Parenting Your Spouse is Simply Not Okay

Parenting Your Spouse Can Destroy Your Marriage

Couple talking at breakfast
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It doesn't make any difference if your spouse doesn't get up on time, has horrible taste in clothes, forgets appointments or to take pills, loses the car keys, or never picks things up. If you parent your spouse, you are actually showing a lack of acceptance and a lack of respect for your spouse.

If you have an immature or irresponsible husband, you may need to say this to yourself often: I am his wife, not his mother.

If you have an immature or irresponsible wife, you may need to say this to yourself often: I am her husband, not her father.

Putting yourself in a parental role and putting your spouse in a child role is demeaning to your mate and actually counterproductive. Your spouse will eventually resent you for taking on this controlling role and it will severely damage your marriage relationship.

Mothering or Parenting Behaviors

  • You pick out what clothes you think your spouse should wear.
  • Your conversation style with your mate is baby talk or a mothering or parental tone of voice.
  • You think nothing of putting food on your spouse's plate, cutting your spouse's meat, or pestering your spouse to eat all the vegetables on his/her plate.
  • Waking your spouse up in the morning.
  • When traveling, you pack your spouse's suitcase.
  • You style your mate's hair.
  • You are the official reminder person in your family -- whether it is to take medications, finish a chore, or be on time somewhere.
  • You believe one of your roles is to correct your spouse's behavior.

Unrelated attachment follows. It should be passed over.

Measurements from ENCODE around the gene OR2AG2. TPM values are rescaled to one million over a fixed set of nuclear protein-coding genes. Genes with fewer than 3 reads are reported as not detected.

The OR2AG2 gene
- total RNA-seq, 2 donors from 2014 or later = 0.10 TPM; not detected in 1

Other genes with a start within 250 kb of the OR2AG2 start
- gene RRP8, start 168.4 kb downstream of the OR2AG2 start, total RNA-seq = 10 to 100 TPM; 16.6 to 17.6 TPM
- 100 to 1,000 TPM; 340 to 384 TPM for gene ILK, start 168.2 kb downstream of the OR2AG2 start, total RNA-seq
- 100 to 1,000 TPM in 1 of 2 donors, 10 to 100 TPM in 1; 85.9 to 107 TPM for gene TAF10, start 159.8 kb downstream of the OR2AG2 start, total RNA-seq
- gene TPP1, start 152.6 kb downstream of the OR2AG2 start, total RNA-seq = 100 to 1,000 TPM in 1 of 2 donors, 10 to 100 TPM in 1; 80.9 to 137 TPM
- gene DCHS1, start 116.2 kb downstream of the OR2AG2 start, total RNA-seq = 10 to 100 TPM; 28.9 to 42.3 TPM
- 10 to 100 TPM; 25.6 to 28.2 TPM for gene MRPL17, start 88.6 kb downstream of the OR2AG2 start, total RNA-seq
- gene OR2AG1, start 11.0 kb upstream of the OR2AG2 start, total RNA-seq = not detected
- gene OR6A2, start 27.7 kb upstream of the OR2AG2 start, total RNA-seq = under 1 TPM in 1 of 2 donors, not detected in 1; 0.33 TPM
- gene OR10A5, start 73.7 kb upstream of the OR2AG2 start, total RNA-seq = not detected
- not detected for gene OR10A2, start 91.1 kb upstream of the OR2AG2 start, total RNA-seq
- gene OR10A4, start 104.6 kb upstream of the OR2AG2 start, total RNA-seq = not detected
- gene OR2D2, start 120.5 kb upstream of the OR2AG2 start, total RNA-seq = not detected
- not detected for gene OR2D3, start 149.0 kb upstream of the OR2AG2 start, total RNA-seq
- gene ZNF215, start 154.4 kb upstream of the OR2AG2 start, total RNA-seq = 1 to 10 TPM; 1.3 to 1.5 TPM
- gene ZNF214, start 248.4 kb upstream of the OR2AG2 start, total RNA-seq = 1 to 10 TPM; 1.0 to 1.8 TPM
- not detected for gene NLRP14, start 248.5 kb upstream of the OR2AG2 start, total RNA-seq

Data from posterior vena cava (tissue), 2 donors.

• You often cater to his/her every need.
  • You are overprotective.
  • You make appointments with doctors for your mate.
  • You buy your spouse's clothes.
  • You fill out medical or legal forms for your mate.
  • You pick up after your spouse.
  • You keep track of your spouse's belongings like eyeglasses, car keys, wallet, etc.

    How to Stop Parenting Your Spouse

    The first thing you need to do is realize that showing concern and caring for your spouse is normal and expected. It is when you cross that line into the parenting role that normal nurturing stops and parenting begins.

    • Have the talk with your spouse.
    • Stop treating your mate like a child.
    • Don't correct or criticize how your spouse takes out the trash or completes other tasks around the house.
    • Let your spouse make mistakes and have to face the consequences of being forgetful or making a wrong decision.
    • Create a calendar for your family but be clear that keeping it current is everyone's responsibility.
    • Refrain from talking in a 'parental' tone.
    • Accept that your mate really does not like being treated like a kid.